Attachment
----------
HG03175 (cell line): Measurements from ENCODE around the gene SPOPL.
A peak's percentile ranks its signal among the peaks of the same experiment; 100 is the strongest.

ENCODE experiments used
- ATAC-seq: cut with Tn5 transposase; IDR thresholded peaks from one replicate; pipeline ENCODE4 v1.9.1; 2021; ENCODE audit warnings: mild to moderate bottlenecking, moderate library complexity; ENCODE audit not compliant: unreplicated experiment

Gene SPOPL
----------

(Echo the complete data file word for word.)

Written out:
HG03175 (cell line): Measurements from ENCODE around the gene SPOPL.
A peak's percentile ranks its signal among the peaks of the same experiment; 100 is the strongest.

ENCODE experiments used
- ATAC-seq: cut with Tn5 transposase; IDR thresholded peaks from one replicate; pipeline ENCODE4 v1.9.1; 2021; ENCODE audit warnings: mild to moderate bottlenecking, moderate library complexity; ENCODE audit not compliant: unreplicated experiment

Gene SPOPL